Banks cautiously open to partnering with tech innovators

Banks cautiously open to partnering with tech innovators

Summary: Joining forces with new payment providers, such as Apple and Google, is important for the survival of banks in the future. But some banks are worried about losing control to these tech companies.


As technology companies wade into the financial services business, banks have agreed that it is crucial to form partnerships with these news players, but not without some resistance.

Companies such as Apple and Google are brazenly encroaching on grounds that were traditionally held by banks, with products such as Apple Passbook and Google Wallet. The two applications facilitate payment of purchases through mobile devices.

The tech big boys' move into the payments arena may spur new players to jump on the bandwagon. There are already peer-to-peer payment providers, such as Bitcoin, that are popping up and are fast gaining momentum in the payments space.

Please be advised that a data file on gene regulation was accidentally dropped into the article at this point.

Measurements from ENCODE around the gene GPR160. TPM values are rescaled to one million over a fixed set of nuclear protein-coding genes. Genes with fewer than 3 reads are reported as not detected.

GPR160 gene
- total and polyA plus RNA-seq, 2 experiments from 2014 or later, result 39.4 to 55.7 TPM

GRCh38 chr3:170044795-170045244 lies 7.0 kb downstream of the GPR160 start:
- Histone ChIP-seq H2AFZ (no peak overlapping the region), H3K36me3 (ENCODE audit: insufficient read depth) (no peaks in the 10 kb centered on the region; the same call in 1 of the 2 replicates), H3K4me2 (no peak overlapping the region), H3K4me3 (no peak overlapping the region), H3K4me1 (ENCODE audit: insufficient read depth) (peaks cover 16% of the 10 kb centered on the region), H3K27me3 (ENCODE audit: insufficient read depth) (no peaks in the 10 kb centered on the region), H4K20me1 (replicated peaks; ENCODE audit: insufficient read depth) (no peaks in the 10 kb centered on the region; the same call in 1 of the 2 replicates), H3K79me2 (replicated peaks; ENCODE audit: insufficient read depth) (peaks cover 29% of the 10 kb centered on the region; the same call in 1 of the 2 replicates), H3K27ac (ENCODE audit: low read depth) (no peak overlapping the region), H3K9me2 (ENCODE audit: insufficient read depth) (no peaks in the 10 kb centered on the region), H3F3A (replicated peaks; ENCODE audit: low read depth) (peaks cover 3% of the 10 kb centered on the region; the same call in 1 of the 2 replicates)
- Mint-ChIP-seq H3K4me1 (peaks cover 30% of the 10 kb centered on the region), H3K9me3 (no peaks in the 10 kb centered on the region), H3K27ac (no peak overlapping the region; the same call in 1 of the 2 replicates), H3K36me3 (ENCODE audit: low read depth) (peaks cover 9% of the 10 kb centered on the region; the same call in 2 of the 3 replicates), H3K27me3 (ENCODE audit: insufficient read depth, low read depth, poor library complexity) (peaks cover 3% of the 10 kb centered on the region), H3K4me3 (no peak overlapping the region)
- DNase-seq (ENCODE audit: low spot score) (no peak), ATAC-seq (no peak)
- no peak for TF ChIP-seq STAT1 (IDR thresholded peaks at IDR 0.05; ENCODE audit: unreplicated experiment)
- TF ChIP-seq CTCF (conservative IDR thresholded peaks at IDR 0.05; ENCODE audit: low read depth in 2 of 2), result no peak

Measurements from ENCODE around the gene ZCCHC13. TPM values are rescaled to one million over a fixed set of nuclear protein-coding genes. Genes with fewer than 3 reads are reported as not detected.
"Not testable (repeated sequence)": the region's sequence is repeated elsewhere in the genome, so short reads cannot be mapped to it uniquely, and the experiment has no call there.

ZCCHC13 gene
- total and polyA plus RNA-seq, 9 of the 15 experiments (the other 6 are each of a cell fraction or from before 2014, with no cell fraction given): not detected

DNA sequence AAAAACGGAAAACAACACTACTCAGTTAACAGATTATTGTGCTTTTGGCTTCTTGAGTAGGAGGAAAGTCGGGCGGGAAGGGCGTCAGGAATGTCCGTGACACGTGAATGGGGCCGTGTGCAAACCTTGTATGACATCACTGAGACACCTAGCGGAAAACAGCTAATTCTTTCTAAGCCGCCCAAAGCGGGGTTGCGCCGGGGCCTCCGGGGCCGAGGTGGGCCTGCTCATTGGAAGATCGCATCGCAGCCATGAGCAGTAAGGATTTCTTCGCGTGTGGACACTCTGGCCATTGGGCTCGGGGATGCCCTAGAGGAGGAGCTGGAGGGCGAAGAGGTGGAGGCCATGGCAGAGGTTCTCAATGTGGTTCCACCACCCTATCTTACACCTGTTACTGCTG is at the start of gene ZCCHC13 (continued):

Banks, which have traditionally kept to themselves, need to change traditional business models to make themselves more open to partnering with these new players, according to St George Bank CEO George Frazis.

But he said that banks cannot afford to completely open up to these new entrants to the market. There are many issues associated with partnering with external companies, including who actually owns the customer.

"You can have a perceived closed system [business model] with partnerships, and in this environment, you do need partnerships," Frazis said at the FST Media Annual Banking Technology and Innovation conference in Sydney. "Developing partnerships to help innovate is important, but you really have to do the thinking yourself."

He used Apple iTunes as a good example of an effective closed off business model where Apple uses encryption and an ecosystem of devices to ensure that the whole process of purchasing digital music is controlled by the company itself. This has made Apple one of the most profitable players in an industry that is seeing a huge decline in revenue.

"Financial services, to a certain extent, is in a fortunate position in that increased regulation is somewhat closing the system, so it's hard to be totally open," Frazis said. "But we have to continue to innovate, while still being open to the fact new players, like Apple, Google, and so on, are looking at [payments] in a totally different way, are not constraint by our way of thinking, and may come up with good solutions — so [banks] really have to be at the forefront."

In Frazis view, banks should maintain a closed system while keeping these tech partners at an arm's length.